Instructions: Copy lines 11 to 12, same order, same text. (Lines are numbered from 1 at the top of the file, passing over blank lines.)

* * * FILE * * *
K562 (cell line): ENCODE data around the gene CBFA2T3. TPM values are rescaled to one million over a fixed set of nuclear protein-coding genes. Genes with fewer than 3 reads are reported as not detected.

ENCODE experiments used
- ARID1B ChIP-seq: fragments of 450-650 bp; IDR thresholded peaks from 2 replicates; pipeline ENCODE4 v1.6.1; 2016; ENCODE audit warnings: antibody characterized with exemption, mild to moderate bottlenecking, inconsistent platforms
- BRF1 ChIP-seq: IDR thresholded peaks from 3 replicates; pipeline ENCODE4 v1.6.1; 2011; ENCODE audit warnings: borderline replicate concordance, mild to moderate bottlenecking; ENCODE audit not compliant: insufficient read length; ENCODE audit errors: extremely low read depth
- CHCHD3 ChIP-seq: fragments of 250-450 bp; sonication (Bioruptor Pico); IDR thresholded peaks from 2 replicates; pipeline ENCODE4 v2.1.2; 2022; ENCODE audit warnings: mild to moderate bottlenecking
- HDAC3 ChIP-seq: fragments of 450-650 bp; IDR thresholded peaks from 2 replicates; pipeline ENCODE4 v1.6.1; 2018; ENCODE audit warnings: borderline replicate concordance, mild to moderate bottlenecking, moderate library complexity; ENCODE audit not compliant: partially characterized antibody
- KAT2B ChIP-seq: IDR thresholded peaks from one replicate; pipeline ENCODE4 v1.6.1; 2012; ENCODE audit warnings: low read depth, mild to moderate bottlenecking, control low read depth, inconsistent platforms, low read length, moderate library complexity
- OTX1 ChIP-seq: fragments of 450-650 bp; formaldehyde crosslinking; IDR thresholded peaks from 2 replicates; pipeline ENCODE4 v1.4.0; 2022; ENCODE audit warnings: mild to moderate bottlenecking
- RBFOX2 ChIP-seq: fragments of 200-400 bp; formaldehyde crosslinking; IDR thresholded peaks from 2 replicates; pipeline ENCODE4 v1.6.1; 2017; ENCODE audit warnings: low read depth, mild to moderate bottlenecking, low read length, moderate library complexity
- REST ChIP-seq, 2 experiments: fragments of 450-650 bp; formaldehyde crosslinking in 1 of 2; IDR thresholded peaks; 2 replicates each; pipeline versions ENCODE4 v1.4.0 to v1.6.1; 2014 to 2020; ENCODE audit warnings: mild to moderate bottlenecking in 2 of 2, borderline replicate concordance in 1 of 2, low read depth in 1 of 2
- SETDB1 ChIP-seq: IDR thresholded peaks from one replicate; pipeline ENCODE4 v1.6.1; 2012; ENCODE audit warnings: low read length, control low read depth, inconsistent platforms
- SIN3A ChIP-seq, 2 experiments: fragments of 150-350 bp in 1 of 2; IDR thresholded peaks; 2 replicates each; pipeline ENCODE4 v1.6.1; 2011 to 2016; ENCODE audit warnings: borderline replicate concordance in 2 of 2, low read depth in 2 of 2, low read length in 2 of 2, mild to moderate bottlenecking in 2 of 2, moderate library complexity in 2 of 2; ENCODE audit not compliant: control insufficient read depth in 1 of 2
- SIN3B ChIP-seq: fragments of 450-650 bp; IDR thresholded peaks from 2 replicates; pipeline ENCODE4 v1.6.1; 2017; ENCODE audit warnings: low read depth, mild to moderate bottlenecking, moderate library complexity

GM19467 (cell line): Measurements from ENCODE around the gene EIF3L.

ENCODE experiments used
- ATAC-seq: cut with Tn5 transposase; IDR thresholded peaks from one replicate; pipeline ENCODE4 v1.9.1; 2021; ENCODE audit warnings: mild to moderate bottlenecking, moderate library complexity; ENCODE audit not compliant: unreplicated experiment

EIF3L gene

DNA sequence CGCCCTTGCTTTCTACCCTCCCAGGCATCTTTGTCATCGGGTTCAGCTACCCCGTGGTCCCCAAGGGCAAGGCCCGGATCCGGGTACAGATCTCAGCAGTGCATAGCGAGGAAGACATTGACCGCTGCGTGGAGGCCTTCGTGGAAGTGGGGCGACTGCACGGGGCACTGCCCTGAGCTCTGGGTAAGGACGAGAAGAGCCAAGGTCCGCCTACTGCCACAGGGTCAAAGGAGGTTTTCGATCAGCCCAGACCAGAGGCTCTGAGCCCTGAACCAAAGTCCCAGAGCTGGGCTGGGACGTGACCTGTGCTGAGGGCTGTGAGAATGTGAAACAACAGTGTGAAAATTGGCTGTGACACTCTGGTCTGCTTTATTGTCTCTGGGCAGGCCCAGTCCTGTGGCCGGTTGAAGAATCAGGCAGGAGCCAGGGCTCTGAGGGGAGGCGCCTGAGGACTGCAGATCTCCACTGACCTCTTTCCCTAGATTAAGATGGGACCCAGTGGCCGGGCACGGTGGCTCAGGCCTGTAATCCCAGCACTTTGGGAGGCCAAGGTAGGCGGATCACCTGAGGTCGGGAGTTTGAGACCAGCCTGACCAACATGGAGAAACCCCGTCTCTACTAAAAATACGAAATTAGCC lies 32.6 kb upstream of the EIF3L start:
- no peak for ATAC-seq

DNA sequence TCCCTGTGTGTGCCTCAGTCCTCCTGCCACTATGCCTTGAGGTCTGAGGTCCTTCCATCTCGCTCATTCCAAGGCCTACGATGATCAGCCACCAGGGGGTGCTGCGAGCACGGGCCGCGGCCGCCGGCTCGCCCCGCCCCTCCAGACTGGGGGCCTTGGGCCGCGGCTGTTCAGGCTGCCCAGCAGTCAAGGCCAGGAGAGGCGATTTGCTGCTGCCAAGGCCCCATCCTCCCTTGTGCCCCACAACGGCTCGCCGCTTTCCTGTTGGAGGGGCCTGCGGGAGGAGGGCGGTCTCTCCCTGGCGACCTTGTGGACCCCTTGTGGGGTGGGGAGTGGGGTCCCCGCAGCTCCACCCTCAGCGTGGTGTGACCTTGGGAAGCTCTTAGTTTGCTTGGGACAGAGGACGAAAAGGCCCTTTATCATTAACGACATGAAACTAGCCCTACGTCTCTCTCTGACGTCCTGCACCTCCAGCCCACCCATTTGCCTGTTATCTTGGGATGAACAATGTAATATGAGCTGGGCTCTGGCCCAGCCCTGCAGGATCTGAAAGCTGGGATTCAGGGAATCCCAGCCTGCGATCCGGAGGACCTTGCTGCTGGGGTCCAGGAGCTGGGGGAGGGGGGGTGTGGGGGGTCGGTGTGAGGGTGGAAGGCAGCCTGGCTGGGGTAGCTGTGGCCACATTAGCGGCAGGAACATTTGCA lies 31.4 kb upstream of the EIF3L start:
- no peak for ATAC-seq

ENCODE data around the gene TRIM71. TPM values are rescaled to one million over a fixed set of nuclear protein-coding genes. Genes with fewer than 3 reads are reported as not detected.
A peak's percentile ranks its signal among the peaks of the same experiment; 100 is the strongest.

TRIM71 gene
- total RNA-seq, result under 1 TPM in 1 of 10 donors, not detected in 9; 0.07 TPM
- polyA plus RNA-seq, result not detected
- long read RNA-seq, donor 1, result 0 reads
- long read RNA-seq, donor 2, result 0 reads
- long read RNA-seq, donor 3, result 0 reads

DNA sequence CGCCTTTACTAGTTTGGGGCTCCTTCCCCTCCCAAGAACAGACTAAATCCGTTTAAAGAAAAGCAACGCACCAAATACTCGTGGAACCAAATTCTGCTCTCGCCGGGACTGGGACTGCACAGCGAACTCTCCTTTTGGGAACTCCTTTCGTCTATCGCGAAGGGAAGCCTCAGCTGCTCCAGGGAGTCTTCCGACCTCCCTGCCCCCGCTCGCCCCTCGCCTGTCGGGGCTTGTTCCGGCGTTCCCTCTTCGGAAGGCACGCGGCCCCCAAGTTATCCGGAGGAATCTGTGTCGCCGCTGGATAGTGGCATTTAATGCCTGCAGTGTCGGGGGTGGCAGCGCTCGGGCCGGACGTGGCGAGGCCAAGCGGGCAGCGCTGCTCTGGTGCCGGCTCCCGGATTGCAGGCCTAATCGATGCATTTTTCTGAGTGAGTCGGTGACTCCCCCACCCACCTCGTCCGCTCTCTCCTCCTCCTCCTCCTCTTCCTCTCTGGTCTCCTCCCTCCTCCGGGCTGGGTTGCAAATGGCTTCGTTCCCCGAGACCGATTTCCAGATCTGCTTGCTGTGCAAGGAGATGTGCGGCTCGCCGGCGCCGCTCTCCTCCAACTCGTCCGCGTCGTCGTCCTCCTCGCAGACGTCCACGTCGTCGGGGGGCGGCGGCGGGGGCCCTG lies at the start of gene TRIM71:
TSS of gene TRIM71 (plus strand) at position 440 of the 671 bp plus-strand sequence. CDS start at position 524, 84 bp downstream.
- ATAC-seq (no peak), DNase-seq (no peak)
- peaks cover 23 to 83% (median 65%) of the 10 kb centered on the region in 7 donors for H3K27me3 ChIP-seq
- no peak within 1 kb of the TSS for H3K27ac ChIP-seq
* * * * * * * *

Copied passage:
- SETDB1 ChIP-seq: IDR thresholded peaks from one replicate; pipeline ENCODE4 v1.6.1; 2012; ENCODE audit warnings: low read length, control low read depth, inconsistent platforms
- SIN3A ChIP-seq, 2 experiments: fragments of 150-350 bp in 1 of 2; IDR thresholded peaks; 2 replicates each; pipeline ENCODE4 v1.6.1; 2011 to 2016; ENCODE audit warnings: borderline replicate concordance in 2 of 2, low read depth in 2 of 2, low read length in 2 of 2, mild to moderate bottlenecking in 2 of 2, moderate library complexity in 2 of 2; ENCODE audit not compliant: control insufficient read depth in 1 of 2